In Search of Bro: Part 2

November 24, 2006

“Bro” isn’t exactly a new term to me. I grew up in the late 80’s/early90’s when California surf culture was thriving. Once bizarre words such as “Gnarly,” “Tubular,” or “Awesome,” became everyday slang for much of the country, and “Bro” found its way into the American vernacular. When I think of “Bro” it’s that image, a shaggy-haired surfer and a neon green board that pops into my head.

Others think of “Bro” as being a shortened version of “Brother,” which brings forth images of African-Americans, or perhaps just a beatnik or two. Johnny, the monster who had failed to address in the first place, didn’t seem to fit any of these stereotypes. He was just one of the countless Abercrombie and Fitch rejects who paraded around my hometown in their raised trucks and eXtreme* attitude.


After sharing my story with other servers at the restaurant I began to learn a lot about the associations others make with the word “Bro.” For most it is merely a generic synonym for “Dude,” but in some cases it carries a very specific and (some would say) vicious meaning.

Rather than try to explain it myself, I thought I’d let Wikipedia do it. The fact that Wikipedia had an entry devoted to such things amuses me to no end.

Bro, or Flatbiller, is a synonym for a member of a Southern California subculture. The subculture is primarily centered around Rancho Cucamonga, Riverside County, San Diego, and San Bernardino…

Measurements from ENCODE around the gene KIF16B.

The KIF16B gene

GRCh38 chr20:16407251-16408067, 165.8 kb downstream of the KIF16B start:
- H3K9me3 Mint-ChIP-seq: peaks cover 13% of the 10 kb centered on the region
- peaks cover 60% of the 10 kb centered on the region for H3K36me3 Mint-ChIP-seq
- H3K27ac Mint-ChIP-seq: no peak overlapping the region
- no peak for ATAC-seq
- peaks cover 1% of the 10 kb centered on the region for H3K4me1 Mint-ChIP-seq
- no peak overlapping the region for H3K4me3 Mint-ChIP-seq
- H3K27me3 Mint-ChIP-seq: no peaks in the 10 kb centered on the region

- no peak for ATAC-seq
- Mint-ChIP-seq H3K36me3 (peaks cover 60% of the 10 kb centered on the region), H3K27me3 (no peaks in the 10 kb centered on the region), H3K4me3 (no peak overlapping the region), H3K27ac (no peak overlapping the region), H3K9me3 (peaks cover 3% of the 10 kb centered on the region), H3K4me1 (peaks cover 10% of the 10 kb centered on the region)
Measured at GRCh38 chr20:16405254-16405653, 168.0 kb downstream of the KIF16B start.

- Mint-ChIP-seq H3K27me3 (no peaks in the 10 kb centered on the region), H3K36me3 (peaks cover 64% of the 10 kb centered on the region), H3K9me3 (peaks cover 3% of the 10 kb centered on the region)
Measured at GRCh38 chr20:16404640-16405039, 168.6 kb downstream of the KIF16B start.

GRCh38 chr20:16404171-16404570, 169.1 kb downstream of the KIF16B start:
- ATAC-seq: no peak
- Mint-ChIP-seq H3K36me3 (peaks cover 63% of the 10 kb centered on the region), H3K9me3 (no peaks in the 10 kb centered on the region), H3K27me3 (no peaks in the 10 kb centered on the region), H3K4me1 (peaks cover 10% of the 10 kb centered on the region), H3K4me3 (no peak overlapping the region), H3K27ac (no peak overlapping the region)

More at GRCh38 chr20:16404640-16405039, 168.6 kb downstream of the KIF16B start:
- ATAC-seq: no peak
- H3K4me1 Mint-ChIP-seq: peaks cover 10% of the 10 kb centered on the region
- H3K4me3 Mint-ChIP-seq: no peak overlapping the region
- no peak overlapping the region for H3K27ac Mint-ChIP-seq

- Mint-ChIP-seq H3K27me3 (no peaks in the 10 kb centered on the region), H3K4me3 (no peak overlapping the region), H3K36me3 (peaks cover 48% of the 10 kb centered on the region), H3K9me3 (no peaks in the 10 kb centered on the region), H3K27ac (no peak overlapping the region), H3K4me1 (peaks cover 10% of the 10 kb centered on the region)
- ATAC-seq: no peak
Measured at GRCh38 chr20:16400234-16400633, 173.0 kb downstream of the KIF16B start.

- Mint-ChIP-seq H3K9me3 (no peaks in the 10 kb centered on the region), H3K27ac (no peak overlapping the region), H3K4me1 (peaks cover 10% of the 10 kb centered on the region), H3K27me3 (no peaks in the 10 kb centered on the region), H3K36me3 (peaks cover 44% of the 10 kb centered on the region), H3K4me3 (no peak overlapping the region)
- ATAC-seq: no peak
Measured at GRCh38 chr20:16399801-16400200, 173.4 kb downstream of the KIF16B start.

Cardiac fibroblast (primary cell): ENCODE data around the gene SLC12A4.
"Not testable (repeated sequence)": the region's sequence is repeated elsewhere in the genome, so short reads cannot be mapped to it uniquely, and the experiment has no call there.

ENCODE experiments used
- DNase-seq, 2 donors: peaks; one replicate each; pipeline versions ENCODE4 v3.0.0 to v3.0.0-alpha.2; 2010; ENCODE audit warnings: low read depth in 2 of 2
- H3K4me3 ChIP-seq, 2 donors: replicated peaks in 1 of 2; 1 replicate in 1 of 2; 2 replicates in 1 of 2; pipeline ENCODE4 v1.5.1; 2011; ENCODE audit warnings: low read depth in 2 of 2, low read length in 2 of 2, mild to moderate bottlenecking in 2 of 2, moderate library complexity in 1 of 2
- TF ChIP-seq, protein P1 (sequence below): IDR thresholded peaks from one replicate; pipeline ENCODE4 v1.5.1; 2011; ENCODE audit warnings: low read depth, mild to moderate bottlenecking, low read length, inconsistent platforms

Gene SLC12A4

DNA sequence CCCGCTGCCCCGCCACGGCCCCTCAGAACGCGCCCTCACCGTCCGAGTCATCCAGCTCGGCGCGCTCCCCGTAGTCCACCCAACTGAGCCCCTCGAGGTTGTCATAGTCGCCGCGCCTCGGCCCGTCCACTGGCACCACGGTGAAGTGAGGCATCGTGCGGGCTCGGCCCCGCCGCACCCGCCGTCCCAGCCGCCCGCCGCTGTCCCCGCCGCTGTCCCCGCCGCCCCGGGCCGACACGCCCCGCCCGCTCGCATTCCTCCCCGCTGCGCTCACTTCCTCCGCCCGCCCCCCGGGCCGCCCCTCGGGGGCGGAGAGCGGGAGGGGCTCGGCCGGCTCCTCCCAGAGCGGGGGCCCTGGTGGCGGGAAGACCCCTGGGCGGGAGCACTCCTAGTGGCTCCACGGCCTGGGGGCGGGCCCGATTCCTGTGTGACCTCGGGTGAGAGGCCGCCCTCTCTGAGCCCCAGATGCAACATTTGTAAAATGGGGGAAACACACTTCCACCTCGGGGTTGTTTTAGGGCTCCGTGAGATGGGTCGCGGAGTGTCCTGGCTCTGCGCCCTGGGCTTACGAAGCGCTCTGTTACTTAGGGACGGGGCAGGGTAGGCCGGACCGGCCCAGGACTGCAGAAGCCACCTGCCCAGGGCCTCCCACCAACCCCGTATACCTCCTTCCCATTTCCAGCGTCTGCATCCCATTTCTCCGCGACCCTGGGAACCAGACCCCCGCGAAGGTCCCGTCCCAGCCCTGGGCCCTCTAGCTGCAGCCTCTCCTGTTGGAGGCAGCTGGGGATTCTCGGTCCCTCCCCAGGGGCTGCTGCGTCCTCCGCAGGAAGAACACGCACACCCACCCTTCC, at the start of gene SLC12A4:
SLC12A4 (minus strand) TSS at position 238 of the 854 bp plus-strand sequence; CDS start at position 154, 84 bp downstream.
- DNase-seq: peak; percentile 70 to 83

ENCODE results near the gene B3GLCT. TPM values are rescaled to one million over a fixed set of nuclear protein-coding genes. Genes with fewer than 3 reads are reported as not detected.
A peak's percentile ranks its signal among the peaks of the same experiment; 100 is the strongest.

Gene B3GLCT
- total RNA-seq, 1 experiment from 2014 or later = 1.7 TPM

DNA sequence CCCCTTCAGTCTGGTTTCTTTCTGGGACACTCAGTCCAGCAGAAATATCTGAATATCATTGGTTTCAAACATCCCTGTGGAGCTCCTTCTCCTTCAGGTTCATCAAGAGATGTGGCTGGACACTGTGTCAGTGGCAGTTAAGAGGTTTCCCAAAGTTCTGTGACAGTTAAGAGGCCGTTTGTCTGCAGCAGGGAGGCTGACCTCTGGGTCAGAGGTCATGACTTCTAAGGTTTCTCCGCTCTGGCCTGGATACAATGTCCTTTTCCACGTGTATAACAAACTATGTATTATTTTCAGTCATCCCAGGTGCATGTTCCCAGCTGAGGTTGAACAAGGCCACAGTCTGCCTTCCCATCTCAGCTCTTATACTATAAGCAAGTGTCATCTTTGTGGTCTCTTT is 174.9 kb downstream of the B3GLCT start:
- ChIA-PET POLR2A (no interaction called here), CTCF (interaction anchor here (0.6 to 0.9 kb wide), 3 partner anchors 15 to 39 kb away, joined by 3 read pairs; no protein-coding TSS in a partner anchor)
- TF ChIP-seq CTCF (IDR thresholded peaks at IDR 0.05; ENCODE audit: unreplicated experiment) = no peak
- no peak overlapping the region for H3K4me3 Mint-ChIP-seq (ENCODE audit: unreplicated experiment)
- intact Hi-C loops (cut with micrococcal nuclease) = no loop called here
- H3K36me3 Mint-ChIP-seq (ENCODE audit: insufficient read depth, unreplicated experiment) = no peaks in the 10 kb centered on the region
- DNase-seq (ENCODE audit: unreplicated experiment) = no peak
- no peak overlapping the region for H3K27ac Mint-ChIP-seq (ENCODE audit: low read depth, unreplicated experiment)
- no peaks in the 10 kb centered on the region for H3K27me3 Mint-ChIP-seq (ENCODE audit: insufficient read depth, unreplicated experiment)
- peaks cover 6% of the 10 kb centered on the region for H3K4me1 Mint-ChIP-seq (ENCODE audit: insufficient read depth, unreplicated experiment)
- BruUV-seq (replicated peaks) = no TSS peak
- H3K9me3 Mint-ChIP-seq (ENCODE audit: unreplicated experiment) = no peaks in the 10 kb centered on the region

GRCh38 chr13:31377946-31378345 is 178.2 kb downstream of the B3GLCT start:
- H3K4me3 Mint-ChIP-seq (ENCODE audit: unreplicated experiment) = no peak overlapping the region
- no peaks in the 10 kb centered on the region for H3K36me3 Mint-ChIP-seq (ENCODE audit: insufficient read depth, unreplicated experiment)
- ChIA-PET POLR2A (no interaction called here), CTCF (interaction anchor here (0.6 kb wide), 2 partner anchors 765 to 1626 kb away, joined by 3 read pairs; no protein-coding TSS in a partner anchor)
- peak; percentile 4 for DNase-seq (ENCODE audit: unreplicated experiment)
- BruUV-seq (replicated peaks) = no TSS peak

…Bros tend to operate lifted trucks and have a large sticker or design on the back window of their truck. They wear flat-billed hats turned to the side or bent up and talk about dirt bikes (usually accompanied by tattoos and/or stretched ears). These gentlemen with a rough-exterior warmheartedly refer to each other as “Bro” and partake in drinking and proving their masculinity by means of riding bikes or fighting, although they usually back down after being threatened. An average Bro is a Construction worker or unemployed…”

I wasn’t aware that these young men I was surrounded with all shared a label. They’re like a gang, only terribly disorganized, non-threatening, and borderline stupid. The worst part is that in ten years they will all be running the state when they inherit family businesses.

When he greeted the new trainee was he simply acknowledging the presence of an equal? Being so different from the two was I perceived not to be a threat, and therefore not worth talking to in the first place?

While I may never know, I did learn more about Bros than I once thought possible. Next time I’m just going to admit to myself that nobody likes me and deal with it.

*eXtreme is a term I use to describe people who buy their “attitude” from a skateboard shop.


3 Responses to “In Search of Bro: Part 2”

  1. I think this is the best blog you've written yet. Perhaps you should visit my Flickr Group: Bro's and their Bitchin' Trucks Secretly sometimes I wouldn't mind getting a 'bro' in bed…again.

  2. Dead Says:

    [esto es genial]

  3. AzureWolf Says:

    Well, although you did thorough research and got a lot of anecdotal references, I don't think it all points to people not liking you. It could be that they are beneath you and so they daren't call you bro. ;-)That's my two cents, bro.

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